Professor David Hargreaves, who is helping ministers draw up a blueprint on the future of sixth form study, told the newspaper that the A-level would be replaced by a 'British baccalaureate' examination within 10 years. Nobody was satisfied with the current system, he said. What was required to put things right was 'not just tinkering around' but something 'more radical'.
Prof Hargreaves, former head of the government's Qualifications and Curriculum Authority, added:'We need to allow the A-level system to evolve and have something very much better than we have today because I don't know anybody who is satisfied with where we are'.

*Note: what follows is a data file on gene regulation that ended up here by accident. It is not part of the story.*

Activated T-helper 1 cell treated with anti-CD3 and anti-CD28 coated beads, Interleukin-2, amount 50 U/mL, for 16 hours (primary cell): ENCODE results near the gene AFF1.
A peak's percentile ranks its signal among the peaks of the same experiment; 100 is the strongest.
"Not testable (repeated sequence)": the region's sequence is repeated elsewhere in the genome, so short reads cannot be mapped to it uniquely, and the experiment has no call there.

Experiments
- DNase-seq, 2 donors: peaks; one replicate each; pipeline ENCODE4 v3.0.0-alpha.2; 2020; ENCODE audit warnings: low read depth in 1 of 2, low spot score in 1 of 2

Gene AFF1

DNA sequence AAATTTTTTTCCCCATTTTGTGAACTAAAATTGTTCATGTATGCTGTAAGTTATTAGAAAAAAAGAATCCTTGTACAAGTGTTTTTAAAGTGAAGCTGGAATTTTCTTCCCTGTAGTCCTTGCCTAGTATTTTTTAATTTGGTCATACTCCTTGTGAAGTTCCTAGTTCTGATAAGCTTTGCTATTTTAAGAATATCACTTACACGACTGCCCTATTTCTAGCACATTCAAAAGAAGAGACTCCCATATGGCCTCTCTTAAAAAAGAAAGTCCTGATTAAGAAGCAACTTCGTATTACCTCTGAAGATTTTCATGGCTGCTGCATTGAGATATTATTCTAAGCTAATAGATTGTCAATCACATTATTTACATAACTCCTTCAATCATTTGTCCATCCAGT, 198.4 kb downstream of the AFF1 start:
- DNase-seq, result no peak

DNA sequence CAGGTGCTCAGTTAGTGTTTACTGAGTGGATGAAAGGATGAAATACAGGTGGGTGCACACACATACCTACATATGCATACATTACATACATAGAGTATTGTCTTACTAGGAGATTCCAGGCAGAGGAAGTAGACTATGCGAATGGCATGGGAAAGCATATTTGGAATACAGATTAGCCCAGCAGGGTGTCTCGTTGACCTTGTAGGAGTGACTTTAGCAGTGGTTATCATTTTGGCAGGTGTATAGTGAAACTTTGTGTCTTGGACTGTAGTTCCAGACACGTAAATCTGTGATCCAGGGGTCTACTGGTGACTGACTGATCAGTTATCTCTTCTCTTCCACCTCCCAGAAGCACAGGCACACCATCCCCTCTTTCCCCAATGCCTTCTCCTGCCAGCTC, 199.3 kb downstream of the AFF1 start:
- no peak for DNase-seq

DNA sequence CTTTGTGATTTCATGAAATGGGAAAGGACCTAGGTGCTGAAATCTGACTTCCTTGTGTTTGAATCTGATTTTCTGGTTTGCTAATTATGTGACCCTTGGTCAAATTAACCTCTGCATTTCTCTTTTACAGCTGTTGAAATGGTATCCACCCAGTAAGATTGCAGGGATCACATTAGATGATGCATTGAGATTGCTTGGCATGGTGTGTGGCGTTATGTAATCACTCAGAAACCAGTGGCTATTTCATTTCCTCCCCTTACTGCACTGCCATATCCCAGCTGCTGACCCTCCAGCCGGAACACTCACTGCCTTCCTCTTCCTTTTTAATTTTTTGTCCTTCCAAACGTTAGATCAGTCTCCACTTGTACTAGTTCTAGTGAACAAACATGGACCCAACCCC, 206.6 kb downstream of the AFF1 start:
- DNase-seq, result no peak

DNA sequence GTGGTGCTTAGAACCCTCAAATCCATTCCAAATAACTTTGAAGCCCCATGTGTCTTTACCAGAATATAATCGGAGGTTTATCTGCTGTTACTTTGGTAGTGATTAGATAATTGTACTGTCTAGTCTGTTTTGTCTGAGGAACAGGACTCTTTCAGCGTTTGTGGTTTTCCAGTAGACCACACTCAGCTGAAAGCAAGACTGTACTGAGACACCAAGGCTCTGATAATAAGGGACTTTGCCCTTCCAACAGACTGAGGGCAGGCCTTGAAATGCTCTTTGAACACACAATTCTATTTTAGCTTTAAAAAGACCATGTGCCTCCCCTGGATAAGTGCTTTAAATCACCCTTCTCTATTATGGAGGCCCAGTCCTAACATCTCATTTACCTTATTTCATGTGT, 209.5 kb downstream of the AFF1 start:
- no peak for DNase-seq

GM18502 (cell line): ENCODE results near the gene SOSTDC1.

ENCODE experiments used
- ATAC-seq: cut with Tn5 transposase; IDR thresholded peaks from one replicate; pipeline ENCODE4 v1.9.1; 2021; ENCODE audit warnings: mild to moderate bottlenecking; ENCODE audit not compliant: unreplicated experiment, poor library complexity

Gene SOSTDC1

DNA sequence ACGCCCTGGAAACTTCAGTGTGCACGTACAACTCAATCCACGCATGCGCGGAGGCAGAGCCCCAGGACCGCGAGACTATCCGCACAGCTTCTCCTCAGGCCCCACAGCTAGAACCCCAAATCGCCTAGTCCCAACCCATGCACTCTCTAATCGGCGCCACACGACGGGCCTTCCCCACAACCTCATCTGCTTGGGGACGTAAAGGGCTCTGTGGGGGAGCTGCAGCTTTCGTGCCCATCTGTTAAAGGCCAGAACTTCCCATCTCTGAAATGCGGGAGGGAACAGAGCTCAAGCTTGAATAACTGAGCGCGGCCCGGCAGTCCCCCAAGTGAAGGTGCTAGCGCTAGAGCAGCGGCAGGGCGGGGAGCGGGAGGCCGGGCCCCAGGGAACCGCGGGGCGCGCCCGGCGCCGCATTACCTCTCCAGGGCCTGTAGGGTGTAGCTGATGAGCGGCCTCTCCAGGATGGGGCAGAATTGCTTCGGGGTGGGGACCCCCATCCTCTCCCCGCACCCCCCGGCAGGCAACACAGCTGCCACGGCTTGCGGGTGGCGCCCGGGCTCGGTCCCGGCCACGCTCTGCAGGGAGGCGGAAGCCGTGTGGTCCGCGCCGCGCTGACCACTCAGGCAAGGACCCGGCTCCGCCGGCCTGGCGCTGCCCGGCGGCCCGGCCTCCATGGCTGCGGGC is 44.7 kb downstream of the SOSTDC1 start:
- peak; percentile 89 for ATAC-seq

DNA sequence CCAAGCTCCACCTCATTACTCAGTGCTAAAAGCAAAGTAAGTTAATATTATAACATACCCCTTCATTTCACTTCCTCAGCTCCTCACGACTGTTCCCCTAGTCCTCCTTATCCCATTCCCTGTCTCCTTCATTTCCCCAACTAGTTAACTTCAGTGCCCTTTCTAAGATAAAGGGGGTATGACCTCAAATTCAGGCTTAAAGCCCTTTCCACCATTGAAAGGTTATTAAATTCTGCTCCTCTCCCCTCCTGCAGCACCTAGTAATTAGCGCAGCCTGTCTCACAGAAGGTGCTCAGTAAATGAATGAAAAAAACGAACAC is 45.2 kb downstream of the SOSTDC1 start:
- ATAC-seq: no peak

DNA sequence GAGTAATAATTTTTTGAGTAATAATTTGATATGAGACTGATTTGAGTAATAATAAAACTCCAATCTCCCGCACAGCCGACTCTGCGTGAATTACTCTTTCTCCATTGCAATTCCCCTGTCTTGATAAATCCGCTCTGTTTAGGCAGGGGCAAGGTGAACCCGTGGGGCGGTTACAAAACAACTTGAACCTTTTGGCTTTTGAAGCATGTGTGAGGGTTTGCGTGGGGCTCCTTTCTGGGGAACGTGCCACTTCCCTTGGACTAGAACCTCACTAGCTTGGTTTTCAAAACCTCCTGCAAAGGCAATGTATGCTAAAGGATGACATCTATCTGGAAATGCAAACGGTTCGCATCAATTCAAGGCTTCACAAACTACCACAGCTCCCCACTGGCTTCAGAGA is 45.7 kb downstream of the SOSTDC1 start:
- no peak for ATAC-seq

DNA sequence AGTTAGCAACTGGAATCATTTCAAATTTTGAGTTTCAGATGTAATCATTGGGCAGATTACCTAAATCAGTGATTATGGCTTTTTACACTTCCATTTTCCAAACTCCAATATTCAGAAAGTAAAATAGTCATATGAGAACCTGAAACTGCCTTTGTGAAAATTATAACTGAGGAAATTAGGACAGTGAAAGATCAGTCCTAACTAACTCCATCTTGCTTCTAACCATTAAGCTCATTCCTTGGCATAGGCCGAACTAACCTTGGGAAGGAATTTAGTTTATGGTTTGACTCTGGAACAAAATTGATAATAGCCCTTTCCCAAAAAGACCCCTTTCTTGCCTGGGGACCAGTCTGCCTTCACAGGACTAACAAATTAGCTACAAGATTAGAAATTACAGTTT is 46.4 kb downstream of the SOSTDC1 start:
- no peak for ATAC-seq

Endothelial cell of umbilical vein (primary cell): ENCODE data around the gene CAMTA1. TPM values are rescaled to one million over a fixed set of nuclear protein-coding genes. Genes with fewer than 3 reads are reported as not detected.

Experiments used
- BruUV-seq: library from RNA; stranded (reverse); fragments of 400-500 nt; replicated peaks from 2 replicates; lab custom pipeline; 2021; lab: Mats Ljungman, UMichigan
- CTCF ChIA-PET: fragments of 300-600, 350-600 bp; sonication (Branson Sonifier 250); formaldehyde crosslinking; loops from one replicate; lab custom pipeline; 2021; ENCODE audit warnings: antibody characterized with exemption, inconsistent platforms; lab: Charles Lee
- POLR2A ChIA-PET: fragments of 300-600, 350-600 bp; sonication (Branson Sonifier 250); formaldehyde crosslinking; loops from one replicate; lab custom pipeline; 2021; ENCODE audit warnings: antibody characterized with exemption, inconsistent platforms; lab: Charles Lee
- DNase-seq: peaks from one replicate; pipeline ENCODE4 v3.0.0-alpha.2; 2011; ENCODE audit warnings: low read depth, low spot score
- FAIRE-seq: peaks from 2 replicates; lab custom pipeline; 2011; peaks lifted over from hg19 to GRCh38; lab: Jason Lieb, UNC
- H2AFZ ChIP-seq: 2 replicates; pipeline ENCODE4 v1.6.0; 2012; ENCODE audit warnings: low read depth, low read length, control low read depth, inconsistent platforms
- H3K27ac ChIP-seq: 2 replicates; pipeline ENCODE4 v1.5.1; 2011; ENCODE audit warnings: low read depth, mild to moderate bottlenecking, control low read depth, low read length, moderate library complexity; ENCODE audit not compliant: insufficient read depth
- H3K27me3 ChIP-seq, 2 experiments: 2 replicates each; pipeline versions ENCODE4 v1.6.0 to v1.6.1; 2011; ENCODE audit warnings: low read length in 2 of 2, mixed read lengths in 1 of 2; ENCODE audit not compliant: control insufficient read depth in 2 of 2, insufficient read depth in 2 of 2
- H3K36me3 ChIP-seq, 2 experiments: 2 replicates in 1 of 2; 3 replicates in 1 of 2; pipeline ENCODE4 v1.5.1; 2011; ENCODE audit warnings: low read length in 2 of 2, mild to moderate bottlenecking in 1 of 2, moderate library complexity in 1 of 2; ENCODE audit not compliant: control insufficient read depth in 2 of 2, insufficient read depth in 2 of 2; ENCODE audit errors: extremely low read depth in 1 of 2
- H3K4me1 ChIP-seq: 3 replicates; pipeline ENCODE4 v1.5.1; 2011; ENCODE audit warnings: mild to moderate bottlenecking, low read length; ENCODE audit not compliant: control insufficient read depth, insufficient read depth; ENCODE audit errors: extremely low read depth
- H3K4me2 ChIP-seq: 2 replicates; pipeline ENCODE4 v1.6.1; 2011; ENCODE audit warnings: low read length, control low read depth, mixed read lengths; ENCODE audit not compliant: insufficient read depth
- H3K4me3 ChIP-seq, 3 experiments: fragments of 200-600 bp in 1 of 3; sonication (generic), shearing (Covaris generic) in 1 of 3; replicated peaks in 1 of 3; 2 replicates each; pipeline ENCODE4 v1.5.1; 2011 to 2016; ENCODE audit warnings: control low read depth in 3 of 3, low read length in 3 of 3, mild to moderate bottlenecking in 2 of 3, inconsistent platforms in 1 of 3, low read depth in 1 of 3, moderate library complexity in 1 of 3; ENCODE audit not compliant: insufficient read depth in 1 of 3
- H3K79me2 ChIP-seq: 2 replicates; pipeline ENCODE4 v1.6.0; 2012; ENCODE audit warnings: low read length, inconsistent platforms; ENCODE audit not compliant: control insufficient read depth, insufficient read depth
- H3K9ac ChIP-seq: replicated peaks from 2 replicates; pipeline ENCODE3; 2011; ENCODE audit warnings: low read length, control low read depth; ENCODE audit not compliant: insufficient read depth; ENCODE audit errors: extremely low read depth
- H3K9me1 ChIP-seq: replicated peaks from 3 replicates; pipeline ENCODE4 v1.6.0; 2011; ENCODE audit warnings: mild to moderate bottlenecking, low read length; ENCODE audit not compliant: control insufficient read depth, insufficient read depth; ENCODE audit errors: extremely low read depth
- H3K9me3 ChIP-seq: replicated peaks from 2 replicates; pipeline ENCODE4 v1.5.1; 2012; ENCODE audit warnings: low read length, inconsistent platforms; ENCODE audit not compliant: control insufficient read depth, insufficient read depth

The future of A-levels was plunged into crisis last week by a row over alleged 'fixing' of this year's results. Education secretary Estelle Morris responded by launching an independent inquiry, although the government insists there is no evidence so far of malpractice. A preliminary investigation by the QCA, conducted by one man over four days, reached the same verdict.
Secondary Heads Association general secretary John Dunford said: 'The exam system needs a radical rethink if we are to restore public confidence in our national qualifications. A baccalaureate, tailored to the traditions of English education, is the right option for the future'.